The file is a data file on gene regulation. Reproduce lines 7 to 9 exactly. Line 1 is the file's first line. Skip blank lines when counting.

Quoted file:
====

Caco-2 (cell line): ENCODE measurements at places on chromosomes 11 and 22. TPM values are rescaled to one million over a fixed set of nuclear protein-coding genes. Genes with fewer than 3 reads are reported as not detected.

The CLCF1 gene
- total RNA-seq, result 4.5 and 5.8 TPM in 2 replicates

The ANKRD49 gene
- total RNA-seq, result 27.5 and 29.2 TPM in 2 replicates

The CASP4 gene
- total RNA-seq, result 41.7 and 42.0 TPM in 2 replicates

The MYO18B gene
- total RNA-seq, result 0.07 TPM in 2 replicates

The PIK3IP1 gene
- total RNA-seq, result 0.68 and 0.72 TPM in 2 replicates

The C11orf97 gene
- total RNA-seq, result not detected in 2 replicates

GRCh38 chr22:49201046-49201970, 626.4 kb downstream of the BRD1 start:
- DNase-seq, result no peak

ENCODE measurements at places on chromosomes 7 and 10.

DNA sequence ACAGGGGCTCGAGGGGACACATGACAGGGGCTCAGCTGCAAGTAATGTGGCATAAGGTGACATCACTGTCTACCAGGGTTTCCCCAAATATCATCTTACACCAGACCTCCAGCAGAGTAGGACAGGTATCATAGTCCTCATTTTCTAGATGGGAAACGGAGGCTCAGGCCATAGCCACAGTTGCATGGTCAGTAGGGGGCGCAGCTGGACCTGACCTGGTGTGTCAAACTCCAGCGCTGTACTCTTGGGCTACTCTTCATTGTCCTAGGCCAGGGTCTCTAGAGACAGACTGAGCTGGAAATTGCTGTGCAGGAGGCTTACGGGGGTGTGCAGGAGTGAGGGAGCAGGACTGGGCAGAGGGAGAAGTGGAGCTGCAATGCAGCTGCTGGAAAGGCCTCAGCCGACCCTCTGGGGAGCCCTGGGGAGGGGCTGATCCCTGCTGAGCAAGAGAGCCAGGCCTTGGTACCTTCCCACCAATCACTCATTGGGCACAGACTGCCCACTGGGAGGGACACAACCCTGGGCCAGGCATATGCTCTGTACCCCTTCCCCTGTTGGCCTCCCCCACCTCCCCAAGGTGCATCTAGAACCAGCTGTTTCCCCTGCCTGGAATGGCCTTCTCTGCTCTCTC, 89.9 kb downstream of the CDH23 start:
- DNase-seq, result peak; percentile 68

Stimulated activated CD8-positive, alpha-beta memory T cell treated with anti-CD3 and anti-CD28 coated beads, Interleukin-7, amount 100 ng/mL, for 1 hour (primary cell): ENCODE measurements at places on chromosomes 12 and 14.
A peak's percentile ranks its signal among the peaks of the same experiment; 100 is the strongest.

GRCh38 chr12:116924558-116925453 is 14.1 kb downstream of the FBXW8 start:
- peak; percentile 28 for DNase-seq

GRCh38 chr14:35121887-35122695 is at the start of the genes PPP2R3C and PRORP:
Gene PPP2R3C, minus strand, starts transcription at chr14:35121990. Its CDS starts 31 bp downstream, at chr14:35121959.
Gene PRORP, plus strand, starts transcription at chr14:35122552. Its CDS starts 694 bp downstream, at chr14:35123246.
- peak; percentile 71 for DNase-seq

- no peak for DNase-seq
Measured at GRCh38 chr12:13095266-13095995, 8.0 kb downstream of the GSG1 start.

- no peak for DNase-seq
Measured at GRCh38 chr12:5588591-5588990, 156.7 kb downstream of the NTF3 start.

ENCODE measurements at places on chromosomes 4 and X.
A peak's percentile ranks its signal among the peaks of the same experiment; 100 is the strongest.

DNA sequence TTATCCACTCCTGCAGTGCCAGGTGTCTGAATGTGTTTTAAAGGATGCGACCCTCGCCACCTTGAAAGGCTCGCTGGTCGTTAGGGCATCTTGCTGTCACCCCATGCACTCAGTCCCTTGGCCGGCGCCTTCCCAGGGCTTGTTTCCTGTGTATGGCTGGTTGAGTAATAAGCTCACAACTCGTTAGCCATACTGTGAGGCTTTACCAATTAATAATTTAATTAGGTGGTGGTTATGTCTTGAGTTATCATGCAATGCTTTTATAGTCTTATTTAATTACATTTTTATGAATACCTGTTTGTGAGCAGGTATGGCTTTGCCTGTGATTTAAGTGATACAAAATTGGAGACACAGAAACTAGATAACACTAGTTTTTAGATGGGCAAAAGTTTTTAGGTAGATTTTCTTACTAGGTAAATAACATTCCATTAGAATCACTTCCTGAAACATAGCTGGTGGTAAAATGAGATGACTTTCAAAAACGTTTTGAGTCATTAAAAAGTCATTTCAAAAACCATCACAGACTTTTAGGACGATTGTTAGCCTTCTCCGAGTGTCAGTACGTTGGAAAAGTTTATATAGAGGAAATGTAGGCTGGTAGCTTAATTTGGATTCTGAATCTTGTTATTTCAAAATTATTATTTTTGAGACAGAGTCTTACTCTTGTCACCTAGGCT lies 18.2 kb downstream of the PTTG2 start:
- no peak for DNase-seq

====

- total RNA-seq, result 41.7 and 42.0 TPM in 2 replicates

The MYO18B gene
- total RNA-seq, result 0.07 TPM in 2 replicates